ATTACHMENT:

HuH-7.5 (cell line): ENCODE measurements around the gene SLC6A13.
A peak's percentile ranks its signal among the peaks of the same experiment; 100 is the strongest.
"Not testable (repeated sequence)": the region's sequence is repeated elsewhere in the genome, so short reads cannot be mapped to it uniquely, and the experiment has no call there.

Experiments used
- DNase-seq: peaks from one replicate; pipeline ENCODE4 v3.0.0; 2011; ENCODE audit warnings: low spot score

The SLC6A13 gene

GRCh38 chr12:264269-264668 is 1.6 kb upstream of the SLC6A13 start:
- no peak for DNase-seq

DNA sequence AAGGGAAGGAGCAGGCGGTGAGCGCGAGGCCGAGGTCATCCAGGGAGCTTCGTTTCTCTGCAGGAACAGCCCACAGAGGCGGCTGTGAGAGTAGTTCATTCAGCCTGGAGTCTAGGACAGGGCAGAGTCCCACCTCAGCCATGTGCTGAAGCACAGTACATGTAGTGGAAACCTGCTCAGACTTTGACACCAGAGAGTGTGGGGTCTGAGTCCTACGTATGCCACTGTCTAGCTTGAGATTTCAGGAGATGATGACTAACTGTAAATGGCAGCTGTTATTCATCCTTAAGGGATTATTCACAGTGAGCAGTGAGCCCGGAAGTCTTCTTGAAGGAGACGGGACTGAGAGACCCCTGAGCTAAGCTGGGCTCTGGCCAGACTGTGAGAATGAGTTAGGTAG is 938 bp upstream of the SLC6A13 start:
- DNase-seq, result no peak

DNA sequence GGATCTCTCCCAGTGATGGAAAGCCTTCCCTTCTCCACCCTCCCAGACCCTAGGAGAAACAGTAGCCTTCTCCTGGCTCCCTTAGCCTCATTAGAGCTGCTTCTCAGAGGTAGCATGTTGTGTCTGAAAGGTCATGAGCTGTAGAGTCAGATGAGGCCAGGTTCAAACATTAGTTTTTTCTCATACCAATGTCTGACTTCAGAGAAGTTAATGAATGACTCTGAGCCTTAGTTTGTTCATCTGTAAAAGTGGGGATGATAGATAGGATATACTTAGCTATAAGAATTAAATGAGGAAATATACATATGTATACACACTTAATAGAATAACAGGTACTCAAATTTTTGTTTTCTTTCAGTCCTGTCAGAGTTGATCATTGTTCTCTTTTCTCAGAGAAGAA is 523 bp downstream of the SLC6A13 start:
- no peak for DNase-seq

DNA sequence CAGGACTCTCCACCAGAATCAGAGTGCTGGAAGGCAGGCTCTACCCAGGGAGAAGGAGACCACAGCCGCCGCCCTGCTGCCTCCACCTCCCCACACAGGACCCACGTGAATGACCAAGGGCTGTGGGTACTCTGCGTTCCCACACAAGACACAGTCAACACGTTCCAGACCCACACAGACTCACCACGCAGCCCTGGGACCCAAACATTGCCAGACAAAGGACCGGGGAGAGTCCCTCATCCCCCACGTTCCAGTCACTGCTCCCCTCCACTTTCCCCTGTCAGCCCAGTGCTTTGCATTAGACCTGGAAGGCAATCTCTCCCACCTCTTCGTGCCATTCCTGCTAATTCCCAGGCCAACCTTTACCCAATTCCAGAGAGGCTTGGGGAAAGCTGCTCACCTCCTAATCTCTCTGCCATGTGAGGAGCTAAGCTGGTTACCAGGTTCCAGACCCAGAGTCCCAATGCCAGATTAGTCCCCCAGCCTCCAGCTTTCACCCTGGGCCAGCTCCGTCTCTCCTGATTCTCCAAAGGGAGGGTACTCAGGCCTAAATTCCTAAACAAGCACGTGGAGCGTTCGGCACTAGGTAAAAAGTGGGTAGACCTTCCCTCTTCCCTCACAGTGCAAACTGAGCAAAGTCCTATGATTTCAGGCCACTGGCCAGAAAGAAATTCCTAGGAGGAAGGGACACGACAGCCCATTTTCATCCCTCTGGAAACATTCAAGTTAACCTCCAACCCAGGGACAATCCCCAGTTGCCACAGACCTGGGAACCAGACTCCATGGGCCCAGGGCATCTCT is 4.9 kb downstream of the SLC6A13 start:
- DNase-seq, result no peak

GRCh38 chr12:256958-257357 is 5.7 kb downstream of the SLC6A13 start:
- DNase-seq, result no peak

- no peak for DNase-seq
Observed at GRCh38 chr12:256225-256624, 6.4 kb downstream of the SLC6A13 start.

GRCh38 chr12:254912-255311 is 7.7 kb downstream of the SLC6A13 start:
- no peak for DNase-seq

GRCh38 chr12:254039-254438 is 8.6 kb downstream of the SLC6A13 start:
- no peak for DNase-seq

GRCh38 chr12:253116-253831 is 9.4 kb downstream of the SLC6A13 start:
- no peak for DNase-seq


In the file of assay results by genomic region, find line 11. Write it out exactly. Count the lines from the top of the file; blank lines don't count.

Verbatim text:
DNA sequence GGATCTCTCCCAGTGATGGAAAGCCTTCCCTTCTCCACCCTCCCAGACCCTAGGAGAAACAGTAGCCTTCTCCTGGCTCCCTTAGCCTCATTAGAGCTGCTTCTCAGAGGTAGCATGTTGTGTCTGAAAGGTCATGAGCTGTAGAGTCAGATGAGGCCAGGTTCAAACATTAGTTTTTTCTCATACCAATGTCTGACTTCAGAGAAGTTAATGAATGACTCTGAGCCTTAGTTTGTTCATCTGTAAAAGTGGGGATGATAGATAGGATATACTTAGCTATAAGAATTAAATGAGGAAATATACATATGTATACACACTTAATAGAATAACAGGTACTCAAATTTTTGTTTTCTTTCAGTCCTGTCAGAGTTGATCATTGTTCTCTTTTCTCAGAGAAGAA is 523 bp downstream of the SLC6A13 start: